Both under New York and New Jersey law, therefore, the Superintendent is Professional's statutory successor and the proper recipient of the proceeds of its reinsurance treaties. Accordingly, the court need not reach the conflict of laws issue.
In a federal statutory interpleader action, the court is empowered to "hear and determine the case, . . . discharge the plaintiff from further liability, make the injunction [restraining the claimants from instituting or prosecuting any proceeding in any state or United States court affecting the property] permanent, and make all appropriate orders to enforce its judgment." 28 U.S.C. § 2361 (1970).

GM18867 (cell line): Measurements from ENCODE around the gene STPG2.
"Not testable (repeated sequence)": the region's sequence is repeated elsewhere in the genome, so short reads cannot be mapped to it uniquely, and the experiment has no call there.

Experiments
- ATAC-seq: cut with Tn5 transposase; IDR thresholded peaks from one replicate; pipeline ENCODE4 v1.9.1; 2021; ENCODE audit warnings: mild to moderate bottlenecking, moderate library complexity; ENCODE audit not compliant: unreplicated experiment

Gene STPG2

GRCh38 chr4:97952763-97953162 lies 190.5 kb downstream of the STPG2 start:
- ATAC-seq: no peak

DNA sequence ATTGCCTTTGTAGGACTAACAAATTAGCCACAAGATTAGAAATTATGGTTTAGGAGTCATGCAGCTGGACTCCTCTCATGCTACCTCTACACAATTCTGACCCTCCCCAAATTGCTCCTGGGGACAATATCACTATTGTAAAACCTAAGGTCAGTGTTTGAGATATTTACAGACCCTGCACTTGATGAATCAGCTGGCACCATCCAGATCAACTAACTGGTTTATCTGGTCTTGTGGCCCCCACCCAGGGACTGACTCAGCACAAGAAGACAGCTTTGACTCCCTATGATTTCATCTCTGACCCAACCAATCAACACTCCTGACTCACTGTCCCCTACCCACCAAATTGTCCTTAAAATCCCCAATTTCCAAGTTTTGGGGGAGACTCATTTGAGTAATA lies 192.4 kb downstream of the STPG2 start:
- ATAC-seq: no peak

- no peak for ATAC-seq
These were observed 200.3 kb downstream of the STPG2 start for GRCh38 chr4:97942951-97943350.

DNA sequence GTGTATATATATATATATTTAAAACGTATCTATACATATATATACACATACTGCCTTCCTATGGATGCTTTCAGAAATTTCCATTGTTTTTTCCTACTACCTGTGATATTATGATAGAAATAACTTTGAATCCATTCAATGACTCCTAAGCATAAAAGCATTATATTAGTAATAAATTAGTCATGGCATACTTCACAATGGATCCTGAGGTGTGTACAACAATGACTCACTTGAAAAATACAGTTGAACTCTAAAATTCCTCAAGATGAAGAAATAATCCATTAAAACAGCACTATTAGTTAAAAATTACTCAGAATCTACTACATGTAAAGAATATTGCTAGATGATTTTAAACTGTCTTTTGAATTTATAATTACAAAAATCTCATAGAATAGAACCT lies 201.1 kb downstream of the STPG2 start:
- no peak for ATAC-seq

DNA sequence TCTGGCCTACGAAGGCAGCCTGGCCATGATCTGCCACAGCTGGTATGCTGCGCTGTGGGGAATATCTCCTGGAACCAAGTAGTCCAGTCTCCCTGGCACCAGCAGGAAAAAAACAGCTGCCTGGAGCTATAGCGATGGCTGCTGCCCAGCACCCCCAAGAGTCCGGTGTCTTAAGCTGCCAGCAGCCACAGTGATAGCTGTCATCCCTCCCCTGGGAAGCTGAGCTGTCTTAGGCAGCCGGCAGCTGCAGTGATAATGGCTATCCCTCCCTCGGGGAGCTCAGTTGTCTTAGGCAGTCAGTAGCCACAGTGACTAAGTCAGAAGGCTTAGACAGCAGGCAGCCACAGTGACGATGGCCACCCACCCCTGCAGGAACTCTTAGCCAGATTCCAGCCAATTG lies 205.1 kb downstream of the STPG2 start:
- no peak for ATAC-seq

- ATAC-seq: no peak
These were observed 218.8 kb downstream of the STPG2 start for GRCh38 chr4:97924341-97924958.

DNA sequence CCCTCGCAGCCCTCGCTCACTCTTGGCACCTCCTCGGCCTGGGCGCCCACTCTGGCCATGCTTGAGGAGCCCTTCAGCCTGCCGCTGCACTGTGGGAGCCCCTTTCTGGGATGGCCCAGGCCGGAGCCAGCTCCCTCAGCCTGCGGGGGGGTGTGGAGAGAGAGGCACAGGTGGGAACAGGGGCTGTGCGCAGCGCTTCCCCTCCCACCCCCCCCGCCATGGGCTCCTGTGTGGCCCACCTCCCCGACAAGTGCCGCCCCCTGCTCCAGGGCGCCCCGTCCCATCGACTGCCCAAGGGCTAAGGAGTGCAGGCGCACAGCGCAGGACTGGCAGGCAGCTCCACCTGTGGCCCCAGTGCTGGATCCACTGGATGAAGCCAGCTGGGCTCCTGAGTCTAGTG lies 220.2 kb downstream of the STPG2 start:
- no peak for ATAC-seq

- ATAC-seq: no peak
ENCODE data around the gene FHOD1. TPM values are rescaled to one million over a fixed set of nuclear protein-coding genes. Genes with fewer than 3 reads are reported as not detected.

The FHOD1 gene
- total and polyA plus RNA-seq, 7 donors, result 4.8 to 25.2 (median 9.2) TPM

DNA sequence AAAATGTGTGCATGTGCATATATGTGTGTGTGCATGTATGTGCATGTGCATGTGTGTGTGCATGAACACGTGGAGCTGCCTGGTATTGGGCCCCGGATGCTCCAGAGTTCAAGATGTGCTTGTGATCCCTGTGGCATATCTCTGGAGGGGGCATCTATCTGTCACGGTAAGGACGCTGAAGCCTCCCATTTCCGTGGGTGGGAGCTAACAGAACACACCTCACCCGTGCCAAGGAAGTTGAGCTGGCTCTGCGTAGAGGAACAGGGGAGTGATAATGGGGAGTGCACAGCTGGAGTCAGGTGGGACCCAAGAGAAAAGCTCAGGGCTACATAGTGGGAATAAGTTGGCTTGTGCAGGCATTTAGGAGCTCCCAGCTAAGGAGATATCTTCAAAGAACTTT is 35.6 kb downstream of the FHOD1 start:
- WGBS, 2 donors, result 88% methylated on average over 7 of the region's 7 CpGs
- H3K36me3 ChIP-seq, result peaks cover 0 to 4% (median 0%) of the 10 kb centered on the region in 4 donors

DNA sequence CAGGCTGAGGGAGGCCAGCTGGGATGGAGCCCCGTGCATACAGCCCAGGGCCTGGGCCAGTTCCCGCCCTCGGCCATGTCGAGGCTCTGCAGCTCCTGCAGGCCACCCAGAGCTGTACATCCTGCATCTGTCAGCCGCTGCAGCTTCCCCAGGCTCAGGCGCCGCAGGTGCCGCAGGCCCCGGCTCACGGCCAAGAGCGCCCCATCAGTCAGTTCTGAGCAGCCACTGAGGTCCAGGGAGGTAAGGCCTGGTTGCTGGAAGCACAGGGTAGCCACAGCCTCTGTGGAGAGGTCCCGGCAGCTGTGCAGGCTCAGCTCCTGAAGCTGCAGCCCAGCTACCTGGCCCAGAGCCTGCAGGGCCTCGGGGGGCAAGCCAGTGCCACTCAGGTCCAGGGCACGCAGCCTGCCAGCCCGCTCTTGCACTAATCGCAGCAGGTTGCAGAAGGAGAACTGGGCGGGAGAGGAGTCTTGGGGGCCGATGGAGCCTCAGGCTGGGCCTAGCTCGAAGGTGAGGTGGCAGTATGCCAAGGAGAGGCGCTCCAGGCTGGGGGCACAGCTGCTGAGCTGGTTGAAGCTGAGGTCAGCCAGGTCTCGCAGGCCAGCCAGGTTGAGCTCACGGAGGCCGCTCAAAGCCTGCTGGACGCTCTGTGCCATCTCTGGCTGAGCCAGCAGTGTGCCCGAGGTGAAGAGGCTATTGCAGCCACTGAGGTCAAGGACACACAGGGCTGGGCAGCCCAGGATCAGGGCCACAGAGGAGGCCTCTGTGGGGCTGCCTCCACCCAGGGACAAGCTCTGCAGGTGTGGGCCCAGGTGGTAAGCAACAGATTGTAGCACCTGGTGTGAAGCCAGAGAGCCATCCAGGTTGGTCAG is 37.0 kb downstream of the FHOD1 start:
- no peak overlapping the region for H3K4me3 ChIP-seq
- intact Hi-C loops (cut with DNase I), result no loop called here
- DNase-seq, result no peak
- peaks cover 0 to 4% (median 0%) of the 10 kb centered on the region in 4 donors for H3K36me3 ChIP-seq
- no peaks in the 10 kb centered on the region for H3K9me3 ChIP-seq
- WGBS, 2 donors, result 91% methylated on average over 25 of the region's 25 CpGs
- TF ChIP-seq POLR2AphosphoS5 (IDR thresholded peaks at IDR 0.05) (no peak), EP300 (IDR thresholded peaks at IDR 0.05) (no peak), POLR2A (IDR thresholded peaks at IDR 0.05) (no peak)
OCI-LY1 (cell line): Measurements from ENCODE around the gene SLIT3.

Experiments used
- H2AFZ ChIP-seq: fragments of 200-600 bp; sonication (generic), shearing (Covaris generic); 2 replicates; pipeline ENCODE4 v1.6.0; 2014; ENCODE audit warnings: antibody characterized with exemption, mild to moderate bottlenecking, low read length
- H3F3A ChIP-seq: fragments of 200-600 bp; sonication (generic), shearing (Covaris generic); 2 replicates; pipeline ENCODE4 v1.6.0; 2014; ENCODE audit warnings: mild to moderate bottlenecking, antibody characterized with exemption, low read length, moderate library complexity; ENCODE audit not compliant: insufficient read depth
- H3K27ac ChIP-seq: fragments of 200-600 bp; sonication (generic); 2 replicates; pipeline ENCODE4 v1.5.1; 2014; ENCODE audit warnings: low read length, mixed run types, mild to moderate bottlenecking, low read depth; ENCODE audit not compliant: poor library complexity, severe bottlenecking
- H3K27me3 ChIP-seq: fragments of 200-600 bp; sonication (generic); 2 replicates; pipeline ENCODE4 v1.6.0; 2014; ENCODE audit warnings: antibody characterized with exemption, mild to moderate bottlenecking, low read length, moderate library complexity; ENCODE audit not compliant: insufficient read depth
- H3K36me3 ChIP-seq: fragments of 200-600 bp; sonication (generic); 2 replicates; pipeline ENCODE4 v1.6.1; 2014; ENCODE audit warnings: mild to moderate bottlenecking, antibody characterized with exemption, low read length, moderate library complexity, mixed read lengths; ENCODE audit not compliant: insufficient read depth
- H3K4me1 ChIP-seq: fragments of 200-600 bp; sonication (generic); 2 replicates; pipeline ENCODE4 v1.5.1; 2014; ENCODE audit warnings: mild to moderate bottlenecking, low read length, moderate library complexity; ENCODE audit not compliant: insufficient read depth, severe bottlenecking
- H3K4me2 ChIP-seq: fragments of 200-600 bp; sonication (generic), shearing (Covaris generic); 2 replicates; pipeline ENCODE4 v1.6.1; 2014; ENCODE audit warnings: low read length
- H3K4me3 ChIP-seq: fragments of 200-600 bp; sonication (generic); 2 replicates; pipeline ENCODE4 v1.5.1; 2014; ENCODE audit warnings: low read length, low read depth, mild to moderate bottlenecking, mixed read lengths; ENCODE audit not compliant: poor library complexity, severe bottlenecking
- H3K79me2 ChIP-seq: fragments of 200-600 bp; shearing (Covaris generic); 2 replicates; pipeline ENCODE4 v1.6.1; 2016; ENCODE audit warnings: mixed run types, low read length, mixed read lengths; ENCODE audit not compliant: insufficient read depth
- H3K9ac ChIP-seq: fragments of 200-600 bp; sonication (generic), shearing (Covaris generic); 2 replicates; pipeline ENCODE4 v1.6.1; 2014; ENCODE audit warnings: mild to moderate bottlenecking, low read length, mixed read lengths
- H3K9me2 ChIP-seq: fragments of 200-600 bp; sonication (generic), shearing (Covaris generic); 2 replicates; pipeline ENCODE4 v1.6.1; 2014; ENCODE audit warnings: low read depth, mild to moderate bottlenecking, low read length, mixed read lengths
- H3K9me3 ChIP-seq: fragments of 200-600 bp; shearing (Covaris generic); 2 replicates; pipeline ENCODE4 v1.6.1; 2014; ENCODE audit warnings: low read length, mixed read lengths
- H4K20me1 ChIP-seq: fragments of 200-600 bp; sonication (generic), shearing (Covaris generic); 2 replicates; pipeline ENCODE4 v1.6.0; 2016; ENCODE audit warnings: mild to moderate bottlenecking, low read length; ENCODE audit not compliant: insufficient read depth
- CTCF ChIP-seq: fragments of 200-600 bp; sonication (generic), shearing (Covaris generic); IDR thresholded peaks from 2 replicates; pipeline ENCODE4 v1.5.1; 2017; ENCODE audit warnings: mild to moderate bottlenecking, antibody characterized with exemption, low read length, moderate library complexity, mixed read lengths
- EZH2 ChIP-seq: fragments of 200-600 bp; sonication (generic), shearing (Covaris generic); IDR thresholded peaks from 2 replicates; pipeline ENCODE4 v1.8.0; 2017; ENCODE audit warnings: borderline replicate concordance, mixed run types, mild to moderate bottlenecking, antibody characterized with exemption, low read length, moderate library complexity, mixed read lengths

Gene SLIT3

Having heard this case and having determined that the Superintendent is the statutory successor to the defunct insurer under its reinsurance treaties, the Superintendent's motion for summary judgment is granted and Guaranty's motion for summary judgment is denied. The court awards the deposited funds to the Superintendent for distribution to all the creditors of Professional in accordance with the New York Insurance Law. As to risks insured by Professional which have either already resulted in the generation of reinsurance proceeds not deposited with this court, or will result in the generation of proceeds in the future, the court declares the Superintendent to be the proper recipient thereof and directs the plaintiffs liable therefor to pay them over to the Superintendent as they become payable. In order to relieve the plaintiffs of the burden of defending against any further litigation of the issue, this court permanently enjoins Guaranty from prosecuting any pending claim, or making anyfuture claim, to the reinsurance proceeds arising from Professional's treaties with plaintiffs. Provident Mut. Life Ins. Co. v. Ehrlich, 508 F.2d 129, 135-36 (3d Cir. 1975); Francis I. duPont & Co. v. Sheen, 324 F.2d 3, 4 (3d Cir. 1963).